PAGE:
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What is Developmental-Behavioral Health Pediatrics?

By Tom Scott, MD, FAAP, Interim Director, Developmental-Behavioral Pediatrics Residency Program, University of Minnesota

The care of all infants, children and adolescents involves Developmental-Behavioral Pediatrics (DBP), whether by primary pediatricians or DBP specialists. Composing a relatively new sub-specialty, DB pediatricians provide care for a range of patients with developmental, learning, emotional, and behavioral disorders. Similar to primary care pediatricians, DB pediatricians also focus on healthy child and adolescent development, identifying strengths, promoting resilience, and reducing risk.

DB pediatricians work as individual consultants or in teams. Team members from other disciplines may be on site or in the community and include speech and language pathologists, audiologists, psychologists, nurses, education specialists, occupational therapists, physical therapists, nutritionists, neurologists, geneticists, and child psychiatrists. Sometimes primary care pediatricians consult directly with these other team members.

Whether a patient should be referred to a DB pediatrician, a child psychologist, or child psychiatrist and whether to an individual consultant or to a team depends on the nature and complexity of the problem and availability of specialty resources. Sometimes a referral to a person on the team will result in a recommendation for additional assessment by other team members. There may be overlap in the clinical expertise of specialists on the team, and in complex cases, additional perspectives may be particularly helpful diagnostically. DB pediatricians in Minnesota have varying areas of specialization, including autism, early childhood issues, ADHD, learning disorders, Down’s syndrome, sleep, self-regulation, and hypnosis. Also, some general pediatricians have special interests in DBP and serve as resources for other clinicians.

The following are general guidelines in making referral and consultation requests to DB pediatricians, child psychologists, and child psychiatrists:

Referral/consult request to Developmental-Behavioral pediatrician:
- Complicated school learning,attention, and behavior problems
- Questions of autism spectrum diagnosis and management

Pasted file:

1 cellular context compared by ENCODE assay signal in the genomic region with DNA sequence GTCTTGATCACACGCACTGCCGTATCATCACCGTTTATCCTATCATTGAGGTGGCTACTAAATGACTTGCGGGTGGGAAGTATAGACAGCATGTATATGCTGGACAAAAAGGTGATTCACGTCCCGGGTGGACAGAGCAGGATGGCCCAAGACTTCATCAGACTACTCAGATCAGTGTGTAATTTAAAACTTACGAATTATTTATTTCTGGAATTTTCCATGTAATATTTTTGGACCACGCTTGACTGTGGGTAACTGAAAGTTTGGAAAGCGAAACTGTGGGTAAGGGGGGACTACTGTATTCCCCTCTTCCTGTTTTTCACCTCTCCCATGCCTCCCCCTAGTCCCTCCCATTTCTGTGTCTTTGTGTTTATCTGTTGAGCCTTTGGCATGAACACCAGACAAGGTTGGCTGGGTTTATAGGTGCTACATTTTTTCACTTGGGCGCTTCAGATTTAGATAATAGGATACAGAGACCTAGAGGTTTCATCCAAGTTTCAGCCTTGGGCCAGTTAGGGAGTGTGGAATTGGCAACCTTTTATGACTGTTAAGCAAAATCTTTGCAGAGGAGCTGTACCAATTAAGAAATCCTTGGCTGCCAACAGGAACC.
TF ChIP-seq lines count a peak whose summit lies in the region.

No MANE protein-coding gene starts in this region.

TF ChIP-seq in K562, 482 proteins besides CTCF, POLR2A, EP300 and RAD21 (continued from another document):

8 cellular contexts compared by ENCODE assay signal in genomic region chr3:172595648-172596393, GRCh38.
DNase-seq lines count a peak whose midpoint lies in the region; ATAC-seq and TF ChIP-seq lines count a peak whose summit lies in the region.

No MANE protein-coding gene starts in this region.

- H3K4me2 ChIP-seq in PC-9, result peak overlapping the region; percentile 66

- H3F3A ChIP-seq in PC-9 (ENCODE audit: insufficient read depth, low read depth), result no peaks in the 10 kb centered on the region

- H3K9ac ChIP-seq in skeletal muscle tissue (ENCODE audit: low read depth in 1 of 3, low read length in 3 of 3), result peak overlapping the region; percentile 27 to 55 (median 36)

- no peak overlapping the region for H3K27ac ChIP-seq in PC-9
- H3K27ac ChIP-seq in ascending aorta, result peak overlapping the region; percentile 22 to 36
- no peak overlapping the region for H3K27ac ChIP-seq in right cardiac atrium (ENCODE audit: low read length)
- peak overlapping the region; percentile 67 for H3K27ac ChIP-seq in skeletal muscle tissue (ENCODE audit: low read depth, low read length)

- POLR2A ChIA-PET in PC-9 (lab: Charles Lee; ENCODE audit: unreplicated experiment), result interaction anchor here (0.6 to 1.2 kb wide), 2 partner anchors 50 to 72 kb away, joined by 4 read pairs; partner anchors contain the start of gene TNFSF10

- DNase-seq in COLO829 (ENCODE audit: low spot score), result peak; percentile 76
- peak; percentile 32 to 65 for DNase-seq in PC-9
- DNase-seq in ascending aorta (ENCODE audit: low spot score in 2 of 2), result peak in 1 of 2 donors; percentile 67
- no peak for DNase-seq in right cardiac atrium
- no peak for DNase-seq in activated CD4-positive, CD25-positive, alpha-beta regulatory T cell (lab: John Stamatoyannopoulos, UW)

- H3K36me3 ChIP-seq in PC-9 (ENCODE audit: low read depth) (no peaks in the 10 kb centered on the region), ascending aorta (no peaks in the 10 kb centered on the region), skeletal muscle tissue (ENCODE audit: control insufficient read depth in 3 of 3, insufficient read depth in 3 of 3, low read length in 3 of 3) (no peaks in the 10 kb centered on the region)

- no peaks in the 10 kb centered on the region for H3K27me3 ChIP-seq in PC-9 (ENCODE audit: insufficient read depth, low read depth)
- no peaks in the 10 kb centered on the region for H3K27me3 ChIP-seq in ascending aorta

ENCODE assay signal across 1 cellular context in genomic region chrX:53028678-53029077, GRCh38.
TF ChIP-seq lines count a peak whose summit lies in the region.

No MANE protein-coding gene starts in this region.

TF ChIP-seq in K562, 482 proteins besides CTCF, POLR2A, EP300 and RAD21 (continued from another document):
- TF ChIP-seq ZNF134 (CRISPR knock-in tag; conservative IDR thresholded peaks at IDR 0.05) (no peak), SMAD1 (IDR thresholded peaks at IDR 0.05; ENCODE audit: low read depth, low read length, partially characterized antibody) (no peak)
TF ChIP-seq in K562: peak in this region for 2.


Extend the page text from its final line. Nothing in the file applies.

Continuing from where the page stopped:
- Anxiety and depression
- Persistent somatic symptoms
- Persistent elimination and soiling problems
- Sleep issues

Referral/consult request to child psychologist:
- Questions of co-morbidity with learning and attention problems
- Questions of cognitive status
- Differential diagnosis of anxiety, depression, behavioral issues
- Questions of autism spectrum diagnosis and management
- Individual or family therapy
- Cognitive behavioral therapy

Referral/consult request to child psychiatrist:
- Out of control behavior
- Suicidal issues
- Questions of bi-polar disorder
- Questions of psychosis

Pediatricians in Minnesota, like those throughout the country, have concerns about the availability of DB pediatricians and long waiting lists. At present, almost all DB pediatricians in Minnesota are located in the metro area. A recent study found 86 percent of primary care pediatricians in the United States reporting too few DB pediatricians and 95 percent reporting too few child/adolescent psychiatrists to meet the needs of patients in their practices. In 2011 only 35 first-year DBP fellows were in training in the United States.

In order to address the shortage of DB pediatricians, advocacy at a federal, state and local level is essential.

References:
The Zuckerman Parker Handbook of Developmental and Behavioral Pediatrics for Primary Care, Third Edition, Marilyn Augustyn, Barry Zuckerman, Elizabeth B. Caronna, editors, 2011.
Encounters with Children, Pediatric Behavior and Development, Fourth Edition, Suzanne D. Dixon and Martin T. Stein, 2006
Primary Care Pediatricians’ Satisfaction with Subspecialty Care, Perceived Supply, and Barriers to Care, Journal of Pediatrics, 2011, Vol. 156, No. 6,1011-1015